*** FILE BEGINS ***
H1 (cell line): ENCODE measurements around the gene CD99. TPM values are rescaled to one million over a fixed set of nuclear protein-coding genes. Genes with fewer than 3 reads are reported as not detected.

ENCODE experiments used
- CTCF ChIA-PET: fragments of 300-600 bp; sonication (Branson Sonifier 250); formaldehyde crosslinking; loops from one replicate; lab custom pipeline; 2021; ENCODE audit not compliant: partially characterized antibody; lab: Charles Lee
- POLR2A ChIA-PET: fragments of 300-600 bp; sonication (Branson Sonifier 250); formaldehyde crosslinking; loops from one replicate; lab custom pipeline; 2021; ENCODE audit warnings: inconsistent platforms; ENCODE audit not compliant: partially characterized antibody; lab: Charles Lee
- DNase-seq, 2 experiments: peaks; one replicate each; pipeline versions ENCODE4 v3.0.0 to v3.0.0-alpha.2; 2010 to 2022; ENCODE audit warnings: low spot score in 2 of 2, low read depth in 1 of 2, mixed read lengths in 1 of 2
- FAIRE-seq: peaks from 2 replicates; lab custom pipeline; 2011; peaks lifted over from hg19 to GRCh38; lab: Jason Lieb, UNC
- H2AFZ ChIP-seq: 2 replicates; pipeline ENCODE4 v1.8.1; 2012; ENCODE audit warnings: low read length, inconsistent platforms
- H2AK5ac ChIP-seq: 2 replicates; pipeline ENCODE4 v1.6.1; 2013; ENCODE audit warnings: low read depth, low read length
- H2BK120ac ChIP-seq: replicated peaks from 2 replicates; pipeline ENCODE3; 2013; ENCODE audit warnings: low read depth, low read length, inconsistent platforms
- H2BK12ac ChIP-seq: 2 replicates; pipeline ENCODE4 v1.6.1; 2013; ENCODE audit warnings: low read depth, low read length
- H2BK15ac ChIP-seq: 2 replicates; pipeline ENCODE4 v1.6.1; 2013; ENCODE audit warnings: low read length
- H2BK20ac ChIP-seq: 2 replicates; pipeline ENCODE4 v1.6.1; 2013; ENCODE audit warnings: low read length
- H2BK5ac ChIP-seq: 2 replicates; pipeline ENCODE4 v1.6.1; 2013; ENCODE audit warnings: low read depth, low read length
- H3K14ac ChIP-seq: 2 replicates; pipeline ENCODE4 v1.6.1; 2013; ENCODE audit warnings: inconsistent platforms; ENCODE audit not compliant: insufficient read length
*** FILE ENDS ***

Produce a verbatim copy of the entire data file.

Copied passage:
H1 (cell line): ENCODE measurements around the gene CD99. TPM values are rescaled to one million over a fixed set of nuclear protein-coding genes. Genes with fewer than 3 reads are reported as not detected.

ENCODE experiments used
- CTCF ChIA-PET: fragments of 300-600 bp; sonication (Branson Sonifier 250); formaldehyde crosslinking; loops from one replicate; lab custom pipeline; 2021; ENCODE audit not compliant: partially characterized antibody; lab: Charles Lee
- POLR2A ChIA-PET: fragments of 300-600 bp; sonication (Branson Sonifier 250); formaldehyde crosslinking; loops from one replicate; lab custom pipeline; 2021; ENCODE audit warnings: inconsistent platforms; ENCODE audit not compliant: partially characterized antibody; lab: Charles Lee
- DNase-seq, 2 experiments: peaks; one replicate each; pipeline versions ENCODE4 v3.0.0 to v3.0.0-alpha.2; 2010 to 2022; ENCODE audit warnings: low spot score in 2 of 2, low read depth in 1 of 2, mixed read lengths in 1 of 2
- FAIRE-seq: peaks from 2 replicates; lab custom pipeline; 2011; peaks lifted over from hg19 to GRCh38; lab: Jason Lieb, UNC
- H2AFZ ChIP-seq: 2 replicates; pipeline ENCODE4 v1.8.1; 2012; ENCODE audit warnings: low read length, inconsistent platforms
- H2AK5ac ChIP-seq: 2 replicates; pipeline ENCODE4 v1.6.1; 2013; ENCODE audit warnings: low read depth, low read length
- H2BK120ac ChIP-seq: replicated peaks from 2 replicates; pipeline ENCODE3; 2013; ENCODE audit warnings: low read depth, low read length, inconsistent platforms
- H2BK12ac ChIP-seq: 2 replicates; pipeline ENCODE4 v1.6.1; 2013; ENCODE audit warnings: low read depth, low read length
- H2BK15ac ChIP-seq: 2 replicates; pipeline ENCODE4 v1.6.1; 2013; ENCODE audit warnings: low read length
- H2BK20ac ChIP-seq: 2 replicates; pipeline ENCODE4 v1.6.1; 2013; ENCODE audit warnings: low read length
- H2BK5ac ChIP-seq: 2 replicates; pipeline ENCODE4 v1.6.1; 2013; ENCODE audit warnings: low read depth, low read length
- H3K14ac ChIP-seq: 2 replicates; pipeline ENCODE4 v1.6.1; 2013; ENCODE audit warnings: inconsistent platforms; ENCODE audit not compliant: insufficient read length